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What's interesting to me is that here's a scene where three guys experience what many non-believers have said they would require in order to believe in God (and what many believers seem to prefer as well): A direct, privileged encounter.
It is the fact that we get revelation second-hand that is the problem, isn't it?
Some would say, however, that this is Christianity's hidden strength--since revelation thus requires our participation in its sharing in order to be known. Perhaps that's what Jesus meant when he said "blessed are they who will believe without seeing"?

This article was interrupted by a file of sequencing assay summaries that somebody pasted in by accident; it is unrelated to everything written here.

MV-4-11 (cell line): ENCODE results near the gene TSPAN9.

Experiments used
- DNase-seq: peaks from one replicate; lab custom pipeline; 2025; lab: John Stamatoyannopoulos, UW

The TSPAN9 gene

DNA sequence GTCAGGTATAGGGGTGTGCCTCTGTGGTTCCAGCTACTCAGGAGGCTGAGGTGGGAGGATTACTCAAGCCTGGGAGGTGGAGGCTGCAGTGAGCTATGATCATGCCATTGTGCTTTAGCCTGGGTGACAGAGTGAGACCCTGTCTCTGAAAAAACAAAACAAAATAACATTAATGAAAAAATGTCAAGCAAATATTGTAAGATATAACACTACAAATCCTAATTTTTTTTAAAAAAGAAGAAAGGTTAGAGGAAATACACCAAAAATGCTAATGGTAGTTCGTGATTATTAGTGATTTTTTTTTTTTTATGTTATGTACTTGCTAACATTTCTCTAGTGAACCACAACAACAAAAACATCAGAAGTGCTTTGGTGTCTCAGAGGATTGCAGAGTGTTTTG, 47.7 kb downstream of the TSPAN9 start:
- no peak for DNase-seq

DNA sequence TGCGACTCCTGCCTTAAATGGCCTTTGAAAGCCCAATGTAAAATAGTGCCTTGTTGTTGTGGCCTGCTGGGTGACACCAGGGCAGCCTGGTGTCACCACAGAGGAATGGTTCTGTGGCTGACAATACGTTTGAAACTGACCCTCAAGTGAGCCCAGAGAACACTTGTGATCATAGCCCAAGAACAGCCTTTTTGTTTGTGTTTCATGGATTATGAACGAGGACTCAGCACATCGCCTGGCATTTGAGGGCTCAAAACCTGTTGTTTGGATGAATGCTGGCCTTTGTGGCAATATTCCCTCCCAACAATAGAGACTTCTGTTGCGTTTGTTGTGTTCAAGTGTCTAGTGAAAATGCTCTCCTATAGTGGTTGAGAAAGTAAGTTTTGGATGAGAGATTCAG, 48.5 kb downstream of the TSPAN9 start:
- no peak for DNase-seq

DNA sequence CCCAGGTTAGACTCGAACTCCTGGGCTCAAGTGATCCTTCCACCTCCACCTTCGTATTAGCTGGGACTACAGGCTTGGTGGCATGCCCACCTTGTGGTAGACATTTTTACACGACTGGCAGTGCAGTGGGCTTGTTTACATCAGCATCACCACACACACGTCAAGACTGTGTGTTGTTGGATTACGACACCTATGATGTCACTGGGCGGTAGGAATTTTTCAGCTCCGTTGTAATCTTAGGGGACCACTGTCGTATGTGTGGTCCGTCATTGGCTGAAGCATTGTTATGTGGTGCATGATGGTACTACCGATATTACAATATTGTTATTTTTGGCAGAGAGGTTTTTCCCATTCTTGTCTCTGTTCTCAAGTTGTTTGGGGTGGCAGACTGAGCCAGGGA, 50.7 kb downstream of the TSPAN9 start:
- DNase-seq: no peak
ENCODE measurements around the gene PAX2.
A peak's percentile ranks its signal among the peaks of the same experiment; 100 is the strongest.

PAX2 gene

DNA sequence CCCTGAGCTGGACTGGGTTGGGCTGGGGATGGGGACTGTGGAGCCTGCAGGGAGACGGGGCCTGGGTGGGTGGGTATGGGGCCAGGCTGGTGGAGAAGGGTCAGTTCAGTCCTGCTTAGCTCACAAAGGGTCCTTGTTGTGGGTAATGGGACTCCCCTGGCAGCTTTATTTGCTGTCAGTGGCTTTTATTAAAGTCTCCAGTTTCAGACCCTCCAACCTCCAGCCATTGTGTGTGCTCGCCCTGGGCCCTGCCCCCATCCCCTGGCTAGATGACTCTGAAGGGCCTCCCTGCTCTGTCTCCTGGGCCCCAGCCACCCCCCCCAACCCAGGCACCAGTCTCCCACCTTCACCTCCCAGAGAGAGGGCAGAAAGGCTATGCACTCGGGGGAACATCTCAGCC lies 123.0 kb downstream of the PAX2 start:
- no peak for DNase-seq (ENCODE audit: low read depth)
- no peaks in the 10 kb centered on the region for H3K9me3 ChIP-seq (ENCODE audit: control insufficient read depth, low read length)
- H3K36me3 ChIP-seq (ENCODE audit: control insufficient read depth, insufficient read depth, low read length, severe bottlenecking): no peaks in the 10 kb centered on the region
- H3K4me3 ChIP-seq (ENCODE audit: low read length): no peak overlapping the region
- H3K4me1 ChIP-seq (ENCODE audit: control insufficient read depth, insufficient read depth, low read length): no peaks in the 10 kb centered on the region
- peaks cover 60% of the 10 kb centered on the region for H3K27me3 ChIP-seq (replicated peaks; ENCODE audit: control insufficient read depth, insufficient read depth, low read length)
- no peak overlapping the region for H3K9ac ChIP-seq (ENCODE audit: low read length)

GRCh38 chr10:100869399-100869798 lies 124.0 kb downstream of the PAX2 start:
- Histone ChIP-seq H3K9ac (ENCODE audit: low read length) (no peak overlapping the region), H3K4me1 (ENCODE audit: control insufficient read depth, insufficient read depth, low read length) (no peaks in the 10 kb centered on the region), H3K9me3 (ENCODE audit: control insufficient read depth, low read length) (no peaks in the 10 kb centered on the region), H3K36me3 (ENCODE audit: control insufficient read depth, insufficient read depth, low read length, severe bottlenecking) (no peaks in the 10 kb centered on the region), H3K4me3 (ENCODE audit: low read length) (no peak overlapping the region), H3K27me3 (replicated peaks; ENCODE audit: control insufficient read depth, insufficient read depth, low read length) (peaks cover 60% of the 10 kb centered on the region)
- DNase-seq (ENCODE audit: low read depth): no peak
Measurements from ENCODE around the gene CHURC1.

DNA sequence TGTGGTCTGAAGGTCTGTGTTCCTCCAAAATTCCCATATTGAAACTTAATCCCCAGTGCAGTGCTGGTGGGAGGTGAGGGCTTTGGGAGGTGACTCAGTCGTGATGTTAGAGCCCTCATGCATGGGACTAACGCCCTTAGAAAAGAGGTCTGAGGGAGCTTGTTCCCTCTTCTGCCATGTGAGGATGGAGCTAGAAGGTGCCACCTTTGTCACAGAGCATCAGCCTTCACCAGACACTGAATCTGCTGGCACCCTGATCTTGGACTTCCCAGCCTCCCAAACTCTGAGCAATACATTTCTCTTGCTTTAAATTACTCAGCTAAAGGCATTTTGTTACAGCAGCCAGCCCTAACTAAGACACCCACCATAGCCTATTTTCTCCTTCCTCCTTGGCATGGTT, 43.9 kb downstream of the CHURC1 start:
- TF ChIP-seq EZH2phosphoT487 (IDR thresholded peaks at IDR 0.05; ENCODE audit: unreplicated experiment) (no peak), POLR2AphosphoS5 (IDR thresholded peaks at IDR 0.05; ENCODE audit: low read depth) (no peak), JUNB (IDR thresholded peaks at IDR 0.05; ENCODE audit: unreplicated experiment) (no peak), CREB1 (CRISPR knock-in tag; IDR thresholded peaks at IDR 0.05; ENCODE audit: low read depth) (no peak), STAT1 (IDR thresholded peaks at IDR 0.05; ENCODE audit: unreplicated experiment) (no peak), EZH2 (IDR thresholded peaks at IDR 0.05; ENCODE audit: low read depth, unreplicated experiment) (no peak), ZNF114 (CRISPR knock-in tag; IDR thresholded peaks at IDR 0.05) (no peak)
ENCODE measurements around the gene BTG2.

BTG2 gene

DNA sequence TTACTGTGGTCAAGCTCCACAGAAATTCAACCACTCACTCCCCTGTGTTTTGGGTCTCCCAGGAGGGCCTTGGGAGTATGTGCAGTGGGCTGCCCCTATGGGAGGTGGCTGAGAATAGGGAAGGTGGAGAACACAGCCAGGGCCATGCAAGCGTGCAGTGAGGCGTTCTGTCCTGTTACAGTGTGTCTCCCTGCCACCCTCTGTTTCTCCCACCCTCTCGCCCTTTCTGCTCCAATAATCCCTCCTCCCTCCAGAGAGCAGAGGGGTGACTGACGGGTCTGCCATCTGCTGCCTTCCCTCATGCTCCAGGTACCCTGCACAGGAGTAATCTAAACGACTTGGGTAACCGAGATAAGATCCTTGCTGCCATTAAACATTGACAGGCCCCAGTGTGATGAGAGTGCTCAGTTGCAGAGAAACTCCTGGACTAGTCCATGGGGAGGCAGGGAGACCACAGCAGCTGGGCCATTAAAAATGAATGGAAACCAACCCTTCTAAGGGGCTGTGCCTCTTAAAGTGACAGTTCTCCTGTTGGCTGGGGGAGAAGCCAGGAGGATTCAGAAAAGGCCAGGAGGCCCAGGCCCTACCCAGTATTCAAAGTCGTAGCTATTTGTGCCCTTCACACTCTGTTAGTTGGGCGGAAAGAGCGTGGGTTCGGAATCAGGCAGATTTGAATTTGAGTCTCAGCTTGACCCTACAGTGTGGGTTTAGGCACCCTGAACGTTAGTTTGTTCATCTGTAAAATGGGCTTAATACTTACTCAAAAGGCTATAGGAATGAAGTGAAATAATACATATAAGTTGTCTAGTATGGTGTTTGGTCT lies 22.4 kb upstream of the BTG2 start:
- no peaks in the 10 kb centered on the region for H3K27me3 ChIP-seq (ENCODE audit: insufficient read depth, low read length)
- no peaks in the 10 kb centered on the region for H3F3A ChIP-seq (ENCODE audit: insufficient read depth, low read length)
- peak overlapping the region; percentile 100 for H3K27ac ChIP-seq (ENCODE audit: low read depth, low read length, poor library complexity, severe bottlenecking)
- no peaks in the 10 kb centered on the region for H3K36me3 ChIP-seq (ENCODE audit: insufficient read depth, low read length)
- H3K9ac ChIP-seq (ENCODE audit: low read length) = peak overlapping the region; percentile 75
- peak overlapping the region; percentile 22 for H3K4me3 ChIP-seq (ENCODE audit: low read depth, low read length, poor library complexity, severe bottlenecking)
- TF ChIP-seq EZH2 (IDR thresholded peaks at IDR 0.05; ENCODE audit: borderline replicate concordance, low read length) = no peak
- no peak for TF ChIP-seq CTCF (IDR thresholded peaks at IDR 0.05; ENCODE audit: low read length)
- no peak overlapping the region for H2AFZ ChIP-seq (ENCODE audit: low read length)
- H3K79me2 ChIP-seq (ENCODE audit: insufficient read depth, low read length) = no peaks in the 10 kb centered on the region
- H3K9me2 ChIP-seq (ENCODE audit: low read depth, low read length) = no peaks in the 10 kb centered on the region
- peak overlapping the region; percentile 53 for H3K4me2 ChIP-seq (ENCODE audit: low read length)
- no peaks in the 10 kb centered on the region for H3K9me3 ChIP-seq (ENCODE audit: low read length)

It doesn't feel like a blessing to many of us, I daresay--I mean, who wouldn't prefer a direct unmediated encounter with God to the patchwork through-a-glass-dimly thing we get instead?
But maybe that just tells us we totally miss the point of God revealing Godself to humanity. An unmediated, privileged encounter would run contrary to God's purposes.
Even the three who witnessed it were told to hush up about it until much later on--when Jesus was halfway gone. Perhaps that tells us something very important about how this thing was all supposed to go.